Thursday, January 21, 2010
A Jewish passenger on a flight from Louisville to New York inadvertently sparked a security scare during the flight, which was diverted to Philadelphia for an emergency stop. JTA reported as follows.
(JTA) -- A commercial flight was diverted to Philadelphia after a Jewish passenger's tefillin were mistaken for a bomb.
"A passenger on the US Air flight Thursday from New York to Louisville mistook the religious prayer article as a bomb after the Jewish passenger had taken them out to pray, according to reports.
Tefillin consist of two boxes each on a strap of leather.
The passengers and crew were taken off the plane in Philadelphia. Fire trucks and police met the plane on the runway."
On Israeli flights and flights with a lot of Jewish
passengers, the sight of Jewish men wearing tefillin (phylacteries) is a common sight. One leather box is strapped to the head, worn above and between the eyes. The other is strapped to the arm. The boxes contain hand written parchments with biblical verses inscribed upon them, most notably the "Shma" prayer (Hear oh Israel, the L-rd our G-d the L-rd is one.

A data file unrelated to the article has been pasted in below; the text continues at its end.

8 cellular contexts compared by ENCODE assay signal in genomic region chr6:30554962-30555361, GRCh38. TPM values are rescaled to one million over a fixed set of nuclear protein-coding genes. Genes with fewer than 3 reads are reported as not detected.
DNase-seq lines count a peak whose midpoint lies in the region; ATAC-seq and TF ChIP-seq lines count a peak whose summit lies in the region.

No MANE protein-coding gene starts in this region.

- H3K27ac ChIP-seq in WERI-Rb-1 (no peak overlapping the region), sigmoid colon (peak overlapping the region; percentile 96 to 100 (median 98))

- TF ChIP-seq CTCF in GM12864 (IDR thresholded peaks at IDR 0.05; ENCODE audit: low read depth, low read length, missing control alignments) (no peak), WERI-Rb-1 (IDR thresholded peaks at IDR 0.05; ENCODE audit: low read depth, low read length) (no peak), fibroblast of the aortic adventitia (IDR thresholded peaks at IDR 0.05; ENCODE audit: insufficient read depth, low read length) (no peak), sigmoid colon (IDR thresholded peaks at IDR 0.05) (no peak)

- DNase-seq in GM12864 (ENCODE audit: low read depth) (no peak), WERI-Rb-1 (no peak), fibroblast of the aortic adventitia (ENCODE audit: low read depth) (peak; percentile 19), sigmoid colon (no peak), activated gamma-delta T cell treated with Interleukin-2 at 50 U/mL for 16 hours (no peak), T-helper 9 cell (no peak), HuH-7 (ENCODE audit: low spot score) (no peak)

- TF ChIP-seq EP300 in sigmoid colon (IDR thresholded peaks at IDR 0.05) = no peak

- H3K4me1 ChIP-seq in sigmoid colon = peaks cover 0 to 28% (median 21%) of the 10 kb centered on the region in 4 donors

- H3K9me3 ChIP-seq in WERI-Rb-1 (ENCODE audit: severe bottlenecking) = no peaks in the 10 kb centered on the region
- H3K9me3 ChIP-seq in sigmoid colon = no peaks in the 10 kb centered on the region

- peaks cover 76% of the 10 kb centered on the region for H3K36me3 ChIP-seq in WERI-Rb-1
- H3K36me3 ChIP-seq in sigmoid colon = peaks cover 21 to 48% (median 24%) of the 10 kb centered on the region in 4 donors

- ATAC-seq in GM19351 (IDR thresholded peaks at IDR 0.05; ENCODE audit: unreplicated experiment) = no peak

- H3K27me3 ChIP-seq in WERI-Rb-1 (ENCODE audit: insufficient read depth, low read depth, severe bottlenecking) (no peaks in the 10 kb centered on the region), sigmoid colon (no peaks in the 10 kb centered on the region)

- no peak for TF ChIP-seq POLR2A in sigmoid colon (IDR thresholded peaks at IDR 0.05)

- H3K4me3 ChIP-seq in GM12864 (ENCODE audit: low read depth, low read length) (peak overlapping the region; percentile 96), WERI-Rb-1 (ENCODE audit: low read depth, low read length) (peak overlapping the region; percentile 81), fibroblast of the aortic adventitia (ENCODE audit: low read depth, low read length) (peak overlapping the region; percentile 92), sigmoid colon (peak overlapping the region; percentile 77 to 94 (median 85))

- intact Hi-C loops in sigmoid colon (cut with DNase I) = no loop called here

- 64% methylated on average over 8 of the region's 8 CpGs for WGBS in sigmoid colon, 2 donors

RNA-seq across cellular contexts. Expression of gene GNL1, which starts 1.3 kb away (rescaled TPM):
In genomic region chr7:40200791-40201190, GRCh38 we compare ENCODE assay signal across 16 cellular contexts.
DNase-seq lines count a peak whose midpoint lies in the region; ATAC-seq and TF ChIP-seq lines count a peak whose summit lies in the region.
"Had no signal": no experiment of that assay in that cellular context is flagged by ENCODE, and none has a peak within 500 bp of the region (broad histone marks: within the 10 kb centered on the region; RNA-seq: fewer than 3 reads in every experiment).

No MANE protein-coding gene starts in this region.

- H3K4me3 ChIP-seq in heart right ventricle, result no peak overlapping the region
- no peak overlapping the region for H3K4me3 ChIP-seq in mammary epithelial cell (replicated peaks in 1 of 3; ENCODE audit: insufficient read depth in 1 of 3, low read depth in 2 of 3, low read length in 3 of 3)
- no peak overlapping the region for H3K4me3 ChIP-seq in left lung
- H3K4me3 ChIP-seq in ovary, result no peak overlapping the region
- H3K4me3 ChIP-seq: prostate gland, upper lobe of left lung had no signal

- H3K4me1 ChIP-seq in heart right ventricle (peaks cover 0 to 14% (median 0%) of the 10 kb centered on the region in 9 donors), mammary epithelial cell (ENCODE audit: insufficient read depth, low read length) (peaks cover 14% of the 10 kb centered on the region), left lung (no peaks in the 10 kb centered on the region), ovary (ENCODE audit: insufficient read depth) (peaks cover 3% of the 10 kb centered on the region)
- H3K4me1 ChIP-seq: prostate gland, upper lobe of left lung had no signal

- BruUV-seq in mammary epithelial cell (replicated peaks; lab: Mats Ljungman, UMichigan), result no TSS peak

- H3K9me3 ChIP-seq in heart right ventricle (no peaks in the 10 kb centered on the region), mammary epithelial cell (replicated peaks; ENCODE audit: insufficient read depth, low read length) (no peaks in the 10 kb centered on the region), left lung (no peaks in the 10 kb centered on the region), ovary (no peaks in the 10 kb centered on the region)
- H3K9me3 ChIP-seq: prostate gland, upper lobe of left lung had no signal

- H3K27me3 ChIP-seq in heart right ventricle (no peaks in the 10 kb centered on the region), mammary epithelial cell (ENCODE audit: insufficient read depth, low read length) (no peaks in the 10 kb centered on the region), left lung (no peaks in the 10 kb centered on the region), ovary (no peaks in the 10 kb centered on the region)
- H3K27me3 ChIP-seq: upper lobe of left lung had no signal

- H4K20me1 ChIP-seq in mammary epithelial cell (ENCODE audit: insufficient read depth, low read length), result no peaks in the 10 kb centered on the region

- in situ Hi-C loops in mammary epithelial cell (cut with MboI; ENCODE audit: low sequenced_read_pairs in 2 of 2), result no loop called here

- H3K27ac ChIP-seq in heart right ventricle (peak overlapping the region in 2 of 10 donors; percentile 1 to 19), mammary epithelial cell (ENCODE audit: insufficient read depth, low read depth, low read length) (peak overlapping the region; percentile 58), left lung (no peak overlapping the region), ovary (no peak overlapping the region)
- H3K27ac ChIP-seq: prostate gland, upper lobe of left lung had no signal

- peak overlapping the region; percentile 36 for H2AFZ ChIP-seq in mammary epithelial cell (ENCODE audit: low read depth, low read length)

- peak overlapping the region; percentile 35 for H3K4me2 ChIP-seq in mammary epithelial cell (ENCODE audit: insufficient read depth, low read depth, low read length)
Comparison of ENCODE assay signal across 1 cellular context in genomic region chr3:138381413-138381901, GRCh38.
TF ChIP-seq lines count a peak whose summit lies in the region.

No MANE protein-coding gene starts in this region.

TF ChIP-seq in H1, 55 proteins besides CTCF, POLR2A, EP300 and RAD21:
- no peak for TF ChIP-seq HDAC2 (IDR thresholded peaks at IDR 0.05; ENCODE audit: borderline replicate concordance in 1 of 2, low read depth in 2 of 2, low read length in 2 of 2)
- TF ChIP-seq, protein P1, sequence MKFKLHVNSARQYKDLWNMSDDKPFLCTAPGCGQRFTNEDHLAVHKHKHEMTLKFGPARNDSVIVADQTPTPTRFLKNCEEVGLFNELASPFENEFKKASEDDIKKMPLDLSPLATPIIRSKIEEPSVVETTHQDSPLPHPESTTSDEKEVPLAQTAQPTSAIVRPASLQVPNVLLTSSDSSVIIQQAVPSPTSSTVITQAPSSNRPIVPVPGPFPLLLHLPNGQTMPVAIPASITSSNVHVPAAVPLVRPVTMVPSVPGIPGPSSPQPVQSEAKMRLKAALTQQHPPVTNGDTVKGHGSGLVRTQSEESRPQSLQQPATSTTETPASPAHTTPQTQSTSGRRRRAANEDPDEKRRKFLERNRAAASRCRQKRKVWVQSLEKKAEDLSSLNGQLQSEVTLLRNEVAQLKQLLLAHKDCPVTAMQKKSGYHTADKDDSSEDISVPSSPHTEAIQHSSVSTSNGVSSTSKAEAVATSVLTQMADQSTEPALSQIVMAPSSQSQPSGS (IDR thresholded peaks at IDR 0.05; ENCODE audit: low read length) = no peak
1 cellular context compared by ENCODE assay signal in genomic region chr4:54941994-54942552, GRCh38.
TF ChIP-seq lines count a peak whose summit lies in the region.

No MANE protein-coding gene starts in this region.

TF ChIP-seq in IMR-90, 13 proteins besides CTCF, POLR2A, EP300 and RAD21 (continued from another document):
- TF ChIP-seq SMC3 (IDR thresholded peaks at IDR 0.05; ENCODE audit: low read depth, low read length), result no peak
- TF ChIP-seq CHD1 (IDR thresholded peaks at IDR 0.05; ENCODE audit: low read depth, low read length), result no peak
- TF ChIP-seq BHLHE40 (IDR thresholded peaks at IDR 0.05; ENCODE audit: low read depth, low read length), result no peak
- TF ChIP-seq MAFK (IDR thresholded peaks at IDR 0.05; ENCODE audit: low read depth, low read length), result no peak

The boxes express the devotion of the intellect and physical strength to G-dly service. They are worn every day during the morning prayers by Jewish men over the age of 13. Married men also wear a talit. (prayer shawl)Some communities also have a custom of wearing a talit after the age of 13.
Although Tefillin can be put on all day to fulfill the obligation to wear them, they can not be put on at night.
The most famous depiction of talit and tefillin is in Marc Chagall's painting called "The Praying Jew".
It would be wise for airline security in the US to consult with their Israeli counterparts to gain familiarity with this custom.
The 17 year old boy who was detained as well as the airline security and law enforcement officials involved should be commended for working together to clear up any misunderstanding . Sphere: Related Content